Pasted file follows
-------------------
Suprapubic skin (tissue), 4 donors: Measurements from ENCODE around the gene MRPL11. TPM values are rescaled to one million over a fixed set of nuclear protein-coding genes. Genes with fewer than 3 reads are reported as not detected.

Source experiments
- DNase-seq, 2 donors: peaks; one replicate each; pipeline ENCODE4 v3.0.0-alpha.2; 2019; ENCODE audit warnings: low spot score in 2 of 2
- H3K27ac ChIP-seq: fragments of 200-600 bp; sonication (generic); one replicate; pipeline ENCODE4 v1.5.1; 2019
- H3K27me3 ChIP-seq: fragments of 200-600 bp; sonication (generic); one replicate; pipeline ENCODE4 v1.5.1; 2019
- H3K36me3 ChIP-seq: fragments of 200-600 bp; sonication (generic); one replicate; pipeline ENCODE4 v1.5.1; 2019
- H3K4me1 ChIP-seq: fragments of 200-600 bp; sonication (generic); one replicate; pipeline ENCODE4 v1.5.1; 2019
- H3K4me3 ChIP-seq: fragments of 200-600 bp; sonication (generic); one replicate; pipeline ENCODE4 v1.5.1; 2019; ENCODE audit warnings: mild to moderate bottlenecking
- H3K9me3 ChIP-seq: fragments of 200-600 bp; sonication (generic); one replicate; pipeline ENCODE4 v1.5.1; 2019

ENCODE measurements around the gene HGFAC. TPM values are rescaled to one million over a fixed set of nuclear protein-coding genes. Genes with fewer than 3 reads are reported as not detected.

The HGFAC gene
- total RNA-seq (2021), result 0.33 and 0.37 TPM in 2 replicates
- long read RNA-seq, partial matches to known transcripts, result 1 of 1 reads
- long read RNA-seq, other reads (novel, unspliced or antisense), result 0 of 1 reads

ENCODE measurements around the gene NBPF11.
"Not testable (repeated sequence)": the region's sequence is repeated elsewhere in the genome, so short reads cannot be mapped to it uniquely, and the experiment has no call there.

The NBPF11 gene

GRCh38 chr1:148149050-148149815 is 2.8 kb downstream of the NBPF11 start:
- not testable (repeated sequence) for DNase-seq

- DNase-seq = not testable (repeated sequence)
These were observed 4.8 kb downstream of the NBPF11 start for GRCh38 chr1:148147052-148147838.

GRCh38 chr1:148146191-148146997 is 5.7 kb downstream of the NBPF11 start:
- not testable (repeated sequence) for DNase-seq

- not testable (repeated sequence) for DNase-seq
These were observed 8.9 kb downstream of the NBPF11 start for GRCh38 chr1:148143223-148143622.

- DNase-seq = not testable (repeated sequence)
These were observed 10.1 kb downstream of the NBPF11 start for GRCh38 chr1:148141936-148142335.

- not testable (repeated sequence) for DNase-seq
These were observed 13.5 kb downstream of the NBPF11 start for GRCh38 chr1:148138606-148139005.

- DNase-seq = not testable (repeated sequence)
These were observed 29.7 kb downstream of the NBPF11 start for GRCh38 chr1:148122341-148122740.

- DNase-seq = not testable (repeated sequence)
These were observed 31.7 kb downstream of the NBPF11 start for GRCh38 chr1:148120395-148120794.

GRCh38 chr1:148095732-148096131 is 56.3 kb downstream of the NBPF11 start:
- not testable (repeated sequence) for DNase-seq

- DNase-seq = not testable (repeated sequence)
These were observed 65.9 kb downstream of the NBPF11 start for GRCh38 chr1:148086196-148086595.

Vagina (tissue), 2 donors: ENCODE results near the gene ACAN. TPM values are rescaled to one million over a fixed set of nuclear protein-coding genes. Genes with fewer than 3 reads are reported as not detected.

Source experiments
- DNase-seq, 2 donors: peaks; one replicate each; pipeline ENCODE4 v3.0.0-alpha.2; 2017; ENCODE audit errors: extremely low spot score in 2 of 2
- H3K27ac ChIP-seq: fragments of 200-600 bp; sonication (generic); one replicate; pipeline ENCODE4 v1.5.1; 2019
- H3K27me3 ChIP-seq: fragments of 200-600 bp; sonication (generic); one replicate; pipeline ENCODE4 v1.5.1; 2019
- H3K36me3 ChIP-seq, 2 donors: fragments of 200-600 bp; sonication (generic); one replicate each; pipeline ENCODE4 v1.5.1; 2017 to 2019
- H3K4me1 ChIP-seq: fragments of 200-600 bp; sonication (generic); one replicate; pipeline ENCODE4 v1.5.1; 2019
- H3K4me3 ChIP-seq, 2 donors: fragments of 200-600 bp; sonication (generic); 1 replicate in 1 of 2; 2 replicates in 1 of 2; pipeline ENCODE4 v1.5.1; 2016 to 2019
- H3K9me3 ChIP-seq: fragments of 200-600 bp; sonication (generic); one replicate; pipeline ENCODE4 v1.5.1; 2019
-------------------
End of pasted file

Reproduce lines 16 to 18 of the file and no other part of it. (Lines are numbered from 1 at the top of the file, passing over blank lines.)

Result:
"Not testable (repeated sequence)": the region's sequence is repeated elsewhere in the genome, so short reads cannot be mapped to it uniquely, and the experiment has no call there.

The NBPF11 gene

GRCh38 chr1:148149050-148149815 is 2.8 kb downstream of the NBPF11 start: